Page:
The 6 best places in the world to travel alone
For a family feel… Reykjavik, Iceland
Why? It might be home to some of the world’s longest winters, but Iceland remains a place where locals embrace visitors like family – and share shots of the country’s signature distilled beverage Brennivin with strangers particularly at the Boston bar on Laugavegur in central Reykjavik. The capital itself is fun, walkable and relentlessly warm in spirit (if not temperature). It’s also a fantastic jumping off point for group excursions like swimming in the volcanic waters of the Blue Lagoon, riding Icelandic horses across some of the most rugged terrain on Earth and 4×4 jeep tours of the black sand beaches made famous by movies like Rogue One and Interstellar.
For fine dining… Amsterdam, Netherlands
Why? The best place for a single person, irrespective of gender, to dine alone is Envy. You can sit alone on stools (alongside other single diners) and have conversations with those near you, if you wish. It’s all part of a city which more than accepts solo travellers, it actively courts them. With a direct Eurostar service from London starting by Easter, Amsterdam is about to become even cheaper and easier as a weekend destination too. Go the whole hog and explore like a local – by hiring a bike; everyone’s a solo traveller here.
For things to do… Jordan
Why? Jordan promises everything from the ruins of ancient cities to floating in the Dead Sea. Locals are hugely welcoming and the country is one of the best-selling trips offered by solo adventure specialists Flash Pack. The week-long itinerary is full of epic experiences including canyoning in Wadi Mujib, visiting the ancient city of Petra and glamping in the Wadi Rum desert.
For beauty on a budget… Costa Rica
Why? American solo-travellers have been heading to Costa Rica for years and finally the European market is catching on. Book into one of the country’s many adventure lodges and head for day trips into the cloud forest, or sign up for a surf camp on the beautifully wild Pacific coast. Costa Rica also benefits from an abundance of high quality hostels, offering not only affordably-priced luxury private rooms, but also the opportunity to meet a wealth of people while you’re there. Tamarindo, Santa Teresa, Nosara and La Fortuna, in particular, are all very solo traveller-friendly destinations.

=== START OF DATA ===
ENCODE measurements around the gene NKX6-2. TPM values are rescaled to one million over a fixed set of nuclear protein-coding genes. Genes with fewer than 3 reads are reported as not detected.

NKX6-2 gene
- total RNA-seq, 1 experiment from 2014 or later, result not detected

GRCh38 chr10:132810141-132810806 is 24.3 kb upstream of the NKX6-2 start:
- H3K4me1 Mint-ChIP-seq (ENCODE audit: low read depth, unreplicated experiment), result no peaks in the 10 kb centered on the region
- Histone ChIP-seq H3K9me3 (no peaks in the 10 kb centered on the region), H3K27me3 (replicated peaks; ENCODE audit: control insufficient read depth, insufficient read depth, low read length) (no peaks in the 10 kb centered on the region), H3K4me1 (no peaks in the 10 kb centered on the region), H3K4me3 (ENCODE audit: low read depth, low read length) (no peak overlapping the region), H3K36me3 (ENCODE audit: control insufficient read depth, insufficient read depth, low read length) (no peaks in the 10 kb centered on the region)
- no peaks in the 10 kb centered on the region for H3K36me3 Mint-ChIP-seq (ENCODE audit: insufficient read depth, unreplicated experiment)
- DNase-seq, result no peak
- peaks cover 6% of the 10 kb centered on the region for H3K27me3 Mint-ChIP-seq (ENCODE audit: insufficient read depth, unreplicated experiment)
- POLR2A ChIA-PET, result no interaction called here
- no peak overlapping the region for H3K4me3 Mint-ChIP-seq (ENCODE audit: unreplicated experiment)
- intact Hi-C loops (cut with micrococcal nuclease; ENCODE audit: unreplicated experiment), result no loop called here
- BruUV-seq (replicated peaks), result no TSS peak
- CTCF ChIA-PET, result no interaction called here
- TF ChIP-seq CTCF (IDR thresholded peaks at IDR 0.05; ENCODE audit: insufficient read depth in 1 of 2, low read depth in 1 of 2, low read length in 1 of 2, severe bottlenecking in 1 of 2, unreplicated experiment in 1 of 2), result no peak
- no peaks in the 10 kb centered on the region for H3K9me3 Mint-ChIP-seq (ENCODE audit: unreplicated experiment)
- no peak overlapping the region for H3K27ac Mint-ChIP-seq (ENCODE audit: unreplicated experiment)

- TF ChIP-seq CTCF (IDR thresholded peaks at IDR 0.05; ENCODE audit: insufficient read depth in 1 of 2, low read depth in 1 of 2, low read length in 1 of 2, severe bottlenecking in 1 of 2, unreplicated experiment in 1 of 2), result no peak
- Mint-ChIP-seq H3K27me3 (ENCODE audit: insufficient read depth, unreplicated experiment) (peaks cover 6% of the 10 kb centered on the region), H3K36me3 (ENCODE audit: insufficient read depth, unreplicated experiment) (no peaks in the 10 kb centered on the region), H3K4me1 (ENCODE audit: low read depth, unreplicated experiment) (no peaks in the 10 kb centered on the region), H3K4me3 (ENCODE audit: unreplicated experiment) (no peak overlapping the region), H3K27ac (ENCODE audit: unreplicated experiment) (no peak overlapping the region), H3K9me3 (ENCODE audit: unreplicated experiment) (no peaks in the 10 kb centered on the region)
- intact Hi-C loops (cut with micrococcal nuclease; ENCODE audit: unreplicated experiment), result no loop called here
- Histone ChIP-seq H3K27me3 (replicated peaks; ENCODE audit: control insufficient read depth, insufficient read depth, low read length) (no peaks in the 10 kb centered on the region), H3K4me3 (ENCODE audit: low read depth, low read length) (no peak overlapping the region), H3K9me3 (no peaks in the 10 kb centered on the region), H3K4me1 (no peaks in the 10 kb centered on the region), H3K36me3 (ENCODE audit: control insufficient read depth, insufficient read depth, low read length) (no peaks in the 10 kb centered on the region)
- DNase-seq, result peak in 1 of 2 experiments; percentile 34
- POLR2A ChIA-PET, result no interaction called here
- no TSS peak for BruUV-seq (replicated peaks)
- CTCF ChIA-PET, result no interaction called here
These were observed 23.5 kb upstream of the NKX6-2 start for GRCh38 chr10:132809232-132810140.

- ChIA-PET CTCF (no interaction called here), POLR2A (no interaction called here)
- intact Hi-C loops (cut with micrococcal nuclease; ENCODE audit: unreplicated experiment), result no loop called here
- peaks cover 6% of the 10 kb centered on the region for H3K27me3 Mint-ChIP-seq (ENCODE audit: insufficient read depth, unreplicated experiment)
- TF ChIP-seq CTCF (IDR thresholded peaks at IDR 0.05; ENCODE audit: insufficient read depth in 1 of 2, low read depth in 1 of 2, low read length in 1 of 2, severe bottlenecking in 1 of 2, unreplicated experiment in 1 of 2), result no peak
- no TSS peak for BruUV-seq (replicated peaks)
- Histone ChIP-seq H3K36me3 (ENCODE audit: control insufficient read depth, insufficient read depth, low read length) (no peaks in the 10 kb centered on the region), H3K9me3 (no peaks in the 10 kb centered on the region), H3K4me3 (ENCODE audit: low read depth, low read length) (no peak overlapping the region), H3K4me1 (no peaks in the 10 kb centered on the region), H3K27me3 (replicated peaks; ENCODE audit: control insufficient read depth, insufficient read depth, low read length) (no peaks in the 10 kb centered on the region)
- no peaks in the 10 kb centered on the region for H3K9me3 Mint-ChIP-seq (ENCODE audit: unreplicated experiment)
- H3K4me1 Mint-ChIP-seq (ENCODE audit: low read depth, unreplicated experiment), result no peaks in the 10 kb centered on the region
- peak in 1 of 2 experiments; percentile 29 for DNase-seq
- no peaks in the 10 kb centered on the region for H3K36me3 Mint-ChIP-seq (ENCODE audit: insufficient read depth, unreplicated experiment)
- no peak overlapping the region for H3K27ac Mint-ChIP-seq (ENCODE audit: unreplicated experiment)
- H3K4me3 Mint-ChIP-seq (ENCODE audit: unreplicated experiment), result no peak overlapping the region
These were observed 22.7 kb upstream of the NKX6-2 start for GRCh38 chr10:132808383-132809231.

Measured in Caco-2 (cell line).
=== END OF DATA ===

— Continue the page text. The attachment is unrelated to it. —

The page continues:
For sweet sweet music (lovers)… Nashville, Tennessee, US
Why? The quickest way to bond with a stranger? Music. And Nashville, as everybody must know, is Music City. Not only is ‘Nashvegas’ full of fellow music lovers to bump into, but there’s masses of fantastic food too. Book onto the Local Tastes of Nashville walking tour to get your bearings. The best place to stay is hipster-friendly Germantown, crammed with cafés, bars and boutiques. Oh yes… and British Airways is scheduled to launch its first direct flights in May.
For making friends… Southern Thailand
Why? Thailand is nicknamed ‘The Land of Smiles’ for good reason. Thais are pretty much the friendliest people anywhere and their country remains extraordinarily good value for British visitors, from cheap food and drink to affordable, luxury accommodation. It’s just 15 degrees north of the equator, too, meaning year-round sunshine. The country’s southern beaches and islands form the spine of the traditional backpacking route so, wherever you head, you’re bound to find people you can discuss chat with over a cold Chang.
THE 5 RULES OF SOLO TRAVEL
1. Chat up strangers in bars: ‘When you’re on the road, this is something you need to do to make friends and influence people in a platonic (and possibly even sober) sense.’
2. Get pro at public transport: ‘Making your way through Delhi’s train station at rush hour takes stamina, so form a game plan. Where are your entrances and exits? Where’s the departures board? How do you get a ticket?’
3. Try all the food and drink you possibly can: ‘Yes, even the fried insects and local rice whiskey. Saying “yes” to all kinds of local fare opens you up to new experiences and new people: it’s a swift shortcut to getting to know the place you’re in and its people.’
4. Fake it ’til you make it: ‘Cultivate an air of worldliness, even when you’re secretly petrified. A poker face is valuable, too.’
5. Reserve bragging rights: ‘Make a note of everything brave you do on the road and, though haters gonna hate, let social media know about it. You’ve earned this and have every right to feel smug.’